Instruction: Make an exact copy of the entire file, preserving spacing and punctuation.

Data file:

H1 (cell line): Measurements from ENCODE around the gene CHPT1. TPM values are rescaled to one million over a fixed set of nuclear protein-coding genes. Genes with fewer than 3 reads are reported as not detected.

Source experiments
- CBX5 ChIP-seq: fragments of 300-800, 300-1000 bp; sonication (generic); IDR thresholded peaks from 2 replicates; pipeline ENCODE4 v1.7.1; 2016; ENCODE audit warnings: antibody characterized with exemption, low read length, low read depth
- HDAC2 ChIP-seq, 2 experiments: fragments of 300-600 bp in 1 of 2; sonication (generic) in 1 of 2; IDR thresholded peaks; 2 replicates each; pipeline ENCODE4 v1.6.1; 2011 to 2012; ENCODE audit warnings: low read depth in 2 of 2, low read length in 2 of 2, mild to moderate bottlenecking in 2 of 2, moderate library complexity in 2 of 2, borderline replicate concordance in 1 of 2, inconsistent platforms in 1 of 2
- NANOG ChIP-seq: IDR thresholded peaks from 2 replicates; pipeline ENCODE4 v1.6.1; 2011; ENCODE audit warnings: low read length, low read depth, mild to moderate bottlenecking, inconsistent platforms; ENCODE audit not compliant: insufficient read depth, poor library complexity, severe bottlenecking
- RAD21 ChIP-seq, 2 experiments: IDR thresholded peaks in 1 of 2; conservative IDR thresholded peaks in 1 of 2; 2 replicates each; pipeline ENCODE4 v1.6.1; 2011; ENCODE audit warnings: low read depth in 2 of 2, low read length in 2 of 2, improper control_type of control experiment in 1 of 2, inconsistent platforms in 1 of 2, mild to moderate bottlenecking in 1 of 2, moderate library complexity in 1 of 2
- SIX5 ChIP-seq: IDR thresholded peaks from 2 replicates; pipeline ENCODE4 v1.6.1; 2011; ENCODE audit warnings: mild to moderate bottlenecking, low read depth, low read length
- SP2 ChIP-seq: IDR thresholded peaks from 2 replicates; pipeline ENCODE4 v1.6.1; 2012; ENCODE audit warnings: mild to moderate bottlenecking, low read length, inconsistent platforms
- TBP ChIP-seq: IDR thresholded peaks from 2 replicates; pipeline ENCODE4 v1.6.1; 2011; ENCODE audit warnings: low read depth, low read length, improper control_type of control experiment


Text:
H1 (cell line): Measurements from ENCODE around the gene CHPT1. TPM values are rescaled to one million over a fixed set of nuclear protein-coding genes. Genes with fewer than 3 reads are reported as not detected.

Source experiments
- CBX5 ChIP-seq: fragments of 300-800, 300-1000 bp; sonication (generic); IDR thresholded peaks from 2 replicates; pipeline ENCODE4 v1.7.1; 2016; ENCODE audit warnings: antibody characterized with exemption, low read length, low read depth
- HDAC2 ChIP-seq, 2 experiments: fragments of 300-600 bp in 1 of 2; sonication (generic) in 1 of 2; IDR thresholded peaks; 2 replicates each; pipeline ENCODE4 v1.6.1; 2011 to 2012; ENCODE audit warnings: low read depth in 2 of 2, low read length in 2 of 2, mild to moderate bottlenecking in 2 of 2, moderate library complexity in 2 of 2, borderline replicate concordance in 1 of 2, inconsistent platforms in 1 of 2
- NANOG ChIP-seq: IDR thresholded peaks from 2 replicates; pipeline ENCODE4 v1.6.1; 2011; ENCODE audit warnings: low read length, low read depth, mild to moderate bottlenecking, inconsistent platforms; ENCODE audit not compliant: insufficient read depth, poor library complexity, severe bottlenecking
- RAD21 ChIP-seq, 2 experiments: IDR thresholded peaks in 1 of 2; conservative IDR thresholded peaks in 1 of 2; 2 replicates each; pipeline ENCODE4 v1.6.1; 2011; ENCODE audit warnings: low read depth in 2 of 2, low read length in 2 of 2, improper control_type of control experiment in 1 of 2, inconsistent platforms in 1 of 2, mild to moderate bottlenecking in 1 of 2, moderate library complexity in 1 of 2
- SIX5 ChIP-seq: IDR thresholded peaks from 2 replicates; pipeline ENCODE4 v1.6.1; 2011; ENCODE audit warnings: mild to moderate bottlenecking, low read depth, low read length
- SP2 ChIP-seq: IDR thresholded peaks from 2 replicates; pipeline ENCODE4 v1.6.1; 2012; ENCODE audit warnings: mild to moderate bottlenecking, low read length, inconsistent platforms
- TBP ChIP-seq: IDR thresholded peaks from 2 replicates; pipeline ENCODE4 v1.6.1; 2011; ENCODE audit warnings: low read depth, low read length, improper control_type of control experiment